Brain Negotiation and Navigating the Psyche

18 Apr

I am still somewhat lost, however, I am starting to see the light at the end of the tunnel (is that a candle I see?).   Thank you for your patience and understanding.

As I said, I have been shuffling files, I have been trying to do this for about five month’s now but have managed to put it off.   For someone as scattered as I am this procrastination results in the inability to find anything, ever.

It started with a picture that JJ was talking about.  He wanted to show it to someone and as I am the keeper of all things digital, I had  produce it while the story was still fresh.  Big Question:  Which computer?  What folder?  Did I even name the dang thing?  I found it, but only as a matter of luck.

This was taken in New Mexico:

Next to a convenience store in the middle of the desert

Next to a convenience store in the middle of the desert

This is one of about 1700 pictures from the road trip that JJ and I took late last year.  None of which were sorted by location, date, or any other semblance of order.  In essence, I dumped the contents of the digital camera on not one, but two computers….and then proceeded to copy from one computer to the other.  All in all, it is a big messy tangle of pictures.

Repeat this tangle for the music files and documents and you will see my predicament.  Anyway, I wanted to talk about self-concept (I don’t want to stray too far from my path again).  Whilst strolling through my saved ‘single web files’ I came across ‘Self-Concept’ according to the Encyclopedia of Psychology:

  1. Personal Self-Concept facts or one’s own opinions about oneself, such as “I have brown eyes” or “I am attractive”.
  2. Social Self-Concept one’s perception about how one is regarded by others, “people think I have a great sense of humor”.
  3. Self-Ideals what or how one would like to be:  “I want to be a lawyer” or “I wish I were thinner”.

First of all, I hate their examples.  I understand that there is a need for vagueness in examples, but come on… they are talking about SELF-CONCEPT.  My eyes are blue but I really don’t care.

When I think of myself I think “I am a basket-case” or “I am inquisitive” or “I am a self-educator”.  As for other people’s perception of me, I can only guess that they would involve descriptors such as: “strange”, “crazy”, “hyperactive” and lest I forget “sucking black void of negativity”.  I’m still not over that one.

As for the third part of Self-Concept, I was caught by the definition trap.  There are a few different definitions for ‘ideal’ not to mention the various conjugations, (Ideology, Idealism, Idealistic… etc.)  I won’t give you all of the definitions, however, the two in my *handy-dandy for ‘ideal’ are:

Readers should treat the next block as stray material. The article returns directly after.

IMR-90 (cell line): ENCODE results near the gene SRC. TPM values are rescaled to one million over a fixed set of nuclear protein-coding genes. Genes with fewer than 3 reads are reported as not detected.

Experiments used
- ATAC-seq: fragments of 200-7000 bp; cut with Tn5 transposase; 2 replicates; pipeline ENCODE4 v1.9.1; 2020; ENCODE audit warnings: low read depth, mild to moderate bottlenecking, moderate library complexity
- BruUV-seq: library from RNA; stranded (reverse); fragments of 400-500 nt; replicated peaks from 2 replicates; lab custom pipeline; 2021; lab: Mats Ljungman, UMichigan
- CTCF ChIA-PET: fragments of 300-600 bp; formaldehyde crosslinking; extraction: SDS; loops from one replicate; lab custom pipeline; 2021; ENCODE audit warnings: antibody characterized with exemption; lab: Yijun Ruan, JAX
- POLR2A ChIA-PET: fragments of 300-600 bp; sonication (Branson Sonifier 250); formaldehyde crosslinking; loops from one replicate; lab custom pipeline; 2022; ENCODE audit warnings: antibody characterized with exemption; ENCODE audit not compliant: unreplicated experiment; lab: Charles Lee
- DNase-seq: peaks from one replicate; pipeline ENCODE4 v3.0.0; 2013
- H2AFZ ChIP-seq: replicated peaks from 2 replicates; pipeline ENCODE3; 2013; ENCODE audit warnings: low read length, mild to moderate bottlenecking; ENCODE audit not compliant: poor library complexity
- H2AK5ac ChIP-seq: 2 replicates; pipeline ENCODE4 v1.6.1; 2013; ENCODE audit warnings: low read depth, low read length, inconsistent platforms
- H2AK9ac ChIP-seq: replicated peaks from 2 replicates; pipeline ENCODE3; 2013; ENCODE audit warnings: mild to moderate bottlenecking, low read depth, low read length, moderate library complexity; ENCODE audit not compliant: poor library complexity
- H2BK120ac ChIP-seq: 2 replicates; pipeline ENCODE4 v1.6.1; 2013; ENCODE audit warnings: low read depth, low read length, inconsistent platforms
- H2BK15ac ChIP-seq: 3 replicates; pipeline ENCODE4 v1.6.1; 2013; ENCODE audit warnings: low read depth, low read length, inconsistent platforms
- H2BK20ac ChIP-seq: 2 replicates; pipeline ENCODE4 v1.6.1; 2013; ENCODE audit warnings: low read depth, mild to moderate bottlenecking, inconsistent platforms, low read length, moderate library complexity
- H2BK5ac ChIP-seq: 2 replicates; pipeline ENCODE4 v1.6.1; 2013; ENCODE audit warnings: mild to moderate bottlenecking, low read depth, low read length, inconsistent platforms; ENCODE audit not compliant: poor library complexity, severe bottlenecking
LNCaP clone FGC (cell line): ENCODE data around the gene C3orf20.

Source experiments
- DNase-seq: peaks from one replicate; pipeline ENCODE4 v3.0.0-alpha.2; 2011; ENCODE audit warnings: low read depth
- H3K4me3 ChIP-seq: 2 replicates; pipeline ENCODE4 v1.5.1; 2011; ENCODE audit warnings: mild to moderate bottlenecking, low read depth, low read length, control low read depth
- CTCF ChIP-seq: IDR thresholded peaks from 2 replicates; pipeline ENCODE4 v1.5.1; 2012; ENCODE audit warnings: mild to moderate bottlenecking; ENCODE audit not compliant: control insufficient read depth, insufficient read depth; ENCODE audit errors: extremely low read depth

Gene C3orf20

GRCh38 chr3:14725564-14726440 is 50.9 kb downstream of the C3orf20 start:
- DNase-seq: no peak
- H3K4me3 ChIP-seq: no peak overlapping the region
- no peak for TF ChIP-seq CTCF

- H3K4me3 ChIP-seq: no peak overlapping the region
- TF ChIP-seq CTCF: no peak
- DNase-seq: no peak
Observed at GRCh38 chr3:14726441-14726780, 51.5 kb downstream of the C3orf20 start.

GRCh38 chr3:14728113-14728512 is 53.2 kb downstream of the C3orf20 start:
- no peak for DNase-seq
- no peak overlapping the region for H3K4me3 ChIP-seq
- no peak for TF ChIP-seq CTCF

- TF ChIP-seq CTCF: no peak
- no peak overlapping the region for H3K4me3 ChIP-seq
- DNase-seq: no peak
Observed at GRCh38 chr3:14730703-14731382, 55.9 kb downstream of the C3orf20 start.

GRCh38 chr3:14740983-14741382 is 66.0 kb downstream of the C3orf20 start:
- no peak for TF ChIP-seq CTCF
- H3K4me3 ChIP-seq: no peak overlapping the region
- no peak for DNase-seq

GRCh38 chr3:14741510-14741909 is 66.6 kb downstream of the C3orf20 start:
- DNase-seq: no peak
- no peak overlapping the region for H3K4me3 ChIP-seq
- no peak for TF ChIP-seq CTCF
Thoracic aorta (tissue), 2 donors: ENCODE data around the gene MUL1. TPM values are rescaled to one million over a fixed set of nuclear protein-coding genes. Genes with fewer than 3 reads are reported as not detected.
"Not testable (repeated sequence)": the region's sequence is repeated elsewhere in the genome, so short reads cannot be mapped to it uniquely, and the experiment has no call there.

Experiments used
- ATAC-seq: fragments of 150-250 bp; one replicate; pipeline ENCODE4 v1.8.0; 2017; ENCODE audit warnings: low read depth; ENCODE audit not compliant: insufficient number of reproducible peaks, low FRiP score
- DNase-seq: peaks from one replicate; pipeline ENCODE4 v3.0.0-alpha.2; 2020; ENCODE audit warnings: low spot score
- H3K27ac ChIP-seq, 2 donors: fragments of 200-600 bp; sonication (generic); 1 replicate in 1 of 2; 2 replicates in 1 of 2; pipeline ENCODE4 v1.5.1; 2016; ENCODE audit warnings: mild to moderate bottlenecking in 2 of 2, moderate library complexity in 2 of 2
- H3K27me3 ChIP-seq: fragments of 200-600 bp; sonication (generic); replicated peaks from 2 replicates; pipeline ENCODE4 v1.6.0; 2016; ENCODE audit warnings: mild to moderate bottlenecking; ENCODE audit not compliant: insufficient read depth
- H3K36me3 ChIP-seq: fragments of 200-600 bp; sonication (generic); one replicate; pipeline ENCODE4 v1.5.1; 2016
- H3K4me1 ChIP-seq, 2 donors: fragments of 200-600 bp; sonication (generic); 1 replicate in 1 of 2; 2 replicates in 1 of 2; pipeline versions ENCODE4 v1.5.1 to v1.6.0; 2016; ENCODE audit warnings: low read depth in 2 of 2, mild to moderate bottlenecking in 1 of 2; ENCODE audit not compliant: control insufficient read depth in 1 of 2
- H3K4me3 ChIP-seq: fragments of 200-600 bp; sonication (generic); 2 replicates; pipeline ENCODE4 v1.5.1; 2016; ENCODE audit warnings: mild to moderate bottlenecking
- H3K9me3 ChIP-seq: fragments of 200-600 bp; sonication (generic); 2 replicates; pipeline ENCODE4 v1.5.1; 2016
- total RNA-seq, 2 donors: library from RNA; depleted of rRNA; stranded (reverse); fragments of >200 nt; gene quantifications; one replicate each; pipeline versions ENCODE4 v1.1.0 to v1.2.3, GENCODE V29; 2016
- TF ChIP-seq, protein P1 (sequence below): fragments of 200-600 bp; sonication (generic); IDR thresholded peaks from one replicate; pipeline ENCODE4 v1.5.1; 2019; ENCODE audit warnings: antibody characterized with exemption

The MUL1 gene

1. existing only in the mind, imaginary
  2. of or relating to perfection


  1. a standard of excellence
  2. one regarded as a model worthy of imitation
  3. goal

I would hope for examples that are deeper than a teaspoon.  The original definition (French origin, “existing in the mind”) leaves quite a bit of wiggle room.  But, when I think of Psychology and Encyclopedias, I expect more of an educational approach to definitions.  For example, as a student of Psychology, my mind jumped to the ‘Id’ as in ‘the Id, the ego and the super-ego’.  The ‘Id’, according to psychoanalysts, exists in the subconscious mind and deals with instinctual needs and desires.  Maybe it’s just me, but I don’t see anything instinctual about wanting to be a lawyer or thinner.  I guess this definition was not written by a follower of Freud.

So, with this thought still fresh in my ‘ego’ (*the organized conscious mediator between the person and reality) I continued sorting through files… and a few things clicked together in my brain – the loose strings of Plan D.  I will explain, but not all at once. I don’t want to go off the deep end again.  So, thus begin-eth…

The Question of Self-Concept


Posted by on April 18, 2010 in Confessions


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2 responses to “Brain Negotiation and Navigating the Psyche

  1. Fionna Larcom

    April 18, 2010 at 7:59 PM

    Okay, so now I am scared.

    Seriously, from this point forward I will use information/claims and theories from psychology jornals, if my interpretation is unusual, oh well… they shouldn’t be so dang vague!!!

    “The greatest strides in scientific knowledge occur not through an additive process, but through fundamental changes in basic assumption.” — Rudolf Dreikurs
    Are Psychological Schools of
    Thought Outdated? (1987)

  2. Richard W Scott

    April 18, 2010 at 1:47 AM

    You are courageous to tackle this, even more so to do it publicly.

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